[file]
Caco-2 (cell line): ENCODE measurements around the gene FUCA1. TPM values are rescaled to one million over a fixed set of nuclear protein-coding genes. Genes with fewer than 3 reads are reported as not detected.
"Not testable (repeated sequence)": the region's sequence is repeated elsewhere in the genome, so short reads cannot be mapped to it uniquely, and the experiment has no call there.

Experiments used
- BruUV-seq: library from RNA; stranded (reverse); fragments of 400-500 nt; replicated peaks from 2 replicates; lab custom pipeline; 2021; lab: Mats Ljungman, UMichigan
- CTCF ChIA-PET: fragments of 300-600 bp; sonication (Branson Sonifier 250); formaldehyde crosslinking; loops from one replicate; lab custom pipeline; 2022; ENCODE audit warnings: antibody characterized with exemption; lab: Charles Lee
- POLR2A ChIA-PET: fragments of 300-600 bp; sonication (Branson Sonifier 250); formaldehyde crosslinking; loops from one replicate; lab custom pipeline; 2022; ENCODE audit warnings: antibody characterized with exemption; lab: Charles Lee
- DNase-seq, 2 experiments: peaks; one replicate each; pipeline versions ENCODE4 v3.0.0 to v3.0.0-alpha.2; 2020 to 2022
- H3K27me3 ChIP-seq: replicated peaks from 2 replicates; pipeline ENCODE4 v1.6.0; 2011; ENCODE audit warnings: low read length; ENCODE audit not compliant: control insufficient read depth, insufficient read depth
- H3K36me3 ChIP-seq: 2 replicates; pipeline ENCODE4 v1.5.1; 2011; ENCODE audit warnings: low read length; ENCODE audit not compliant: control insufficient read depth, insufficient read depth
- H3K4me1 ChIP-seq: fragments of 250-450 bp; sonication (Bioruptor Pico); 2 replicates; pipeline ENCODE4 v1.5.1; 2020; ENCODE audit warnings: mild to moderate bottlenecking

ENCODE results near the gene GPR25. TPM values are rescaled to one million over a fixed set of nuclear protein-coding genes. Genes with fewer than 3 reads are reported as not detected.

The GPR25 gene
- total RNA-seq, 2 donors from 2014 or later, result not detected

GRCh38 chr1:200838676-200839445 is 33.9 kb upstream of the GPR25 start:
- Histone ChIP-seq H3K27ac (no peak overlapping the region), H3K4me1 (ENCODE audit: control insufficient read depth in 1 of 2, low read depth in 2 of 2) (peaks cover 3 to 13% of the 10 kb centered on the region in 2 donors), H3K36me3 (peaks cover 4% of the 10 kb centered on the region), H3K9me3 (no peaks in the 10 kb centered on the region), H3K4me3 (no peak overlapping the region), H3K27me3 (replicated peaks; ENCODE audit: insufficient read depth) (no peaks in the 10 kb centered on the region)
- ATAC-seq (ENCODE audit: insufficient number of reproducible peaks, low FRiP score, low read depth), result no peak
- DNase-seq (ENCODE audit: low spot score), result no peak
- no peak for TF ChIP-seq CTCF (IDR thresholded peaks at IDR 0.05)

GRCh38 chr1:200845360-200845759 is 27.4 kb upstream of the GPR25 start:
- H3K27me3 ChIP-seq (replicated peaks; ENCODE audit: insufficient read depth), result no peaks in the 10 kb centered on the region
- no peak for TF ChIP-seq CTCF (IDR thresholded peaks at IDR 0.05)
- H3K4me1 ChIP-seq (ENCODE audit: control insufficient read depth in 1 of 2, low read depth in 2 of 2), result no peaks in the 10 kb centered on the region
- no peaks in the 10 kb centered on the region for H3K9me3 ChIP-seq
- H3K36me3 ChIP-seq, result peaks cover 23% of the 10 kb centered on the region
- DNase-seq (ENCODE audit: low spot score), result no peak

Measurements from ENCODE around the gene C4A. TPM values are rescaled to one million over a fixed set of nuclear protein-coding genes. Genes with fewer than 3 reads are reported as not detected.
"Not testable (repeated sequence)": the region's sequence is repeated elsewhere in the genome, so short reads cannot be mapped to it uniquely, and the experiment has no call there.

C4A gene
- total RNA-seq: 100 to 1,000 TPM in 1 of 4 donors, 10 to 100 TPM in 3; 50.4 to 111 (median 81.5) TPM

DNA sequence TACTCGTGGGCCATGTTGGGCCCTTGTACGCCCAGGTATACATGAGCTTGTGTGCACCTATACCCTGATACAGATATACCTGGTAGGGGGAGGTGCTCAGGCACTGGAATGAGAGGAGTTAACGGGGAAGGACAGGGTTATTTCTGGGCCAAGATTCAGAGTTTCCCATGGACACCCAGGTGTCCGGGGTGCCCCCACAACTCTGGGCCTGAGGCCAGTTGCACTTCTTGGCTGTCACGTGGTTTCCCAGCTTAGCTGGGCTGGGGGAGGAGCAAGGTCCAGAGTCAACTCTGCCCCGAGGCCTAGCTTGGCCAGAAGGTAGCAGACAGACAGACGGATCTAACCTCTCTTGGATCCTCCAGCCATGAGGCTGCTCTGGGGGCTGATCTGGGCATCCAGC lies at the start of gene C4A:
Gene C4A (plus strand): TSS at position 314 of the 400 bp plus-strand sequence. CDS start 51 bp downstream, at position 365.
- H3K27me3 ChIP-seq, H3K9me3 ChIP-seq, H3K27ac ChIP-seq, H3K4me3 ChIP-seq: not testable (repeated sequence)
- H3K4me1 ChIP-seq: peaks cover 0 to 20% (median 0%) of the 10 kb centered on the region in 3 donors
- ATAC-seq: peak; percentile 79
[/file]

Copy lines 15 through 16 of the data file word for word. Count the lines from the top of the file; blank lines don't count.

- Histone ChIP-seq H3K27ac (no peak overlapping the region), H3K4me1 (ENCODE audit: control insufficient read depth in 1 of 2, low read depth in 2 of 2) (peaks cover 3 to 13% of the 10 kb centered on the region in 2 donors), H3K36me3 (peaks cover 4% of the 10 kb centered on the region), H3K9me3 (no peaks in the 10 kb centered on the region), H3K4me3 (no peak overlapping the region), H3K27me3 (replicated peaks; ENCODE audit: insufficient read depth) (no peaks in the 10 kb centered on the region)
- ATAC-seq (ENCODE audit: insufficient number of reproducible peaks, low FRiP score, low read depth), result no peak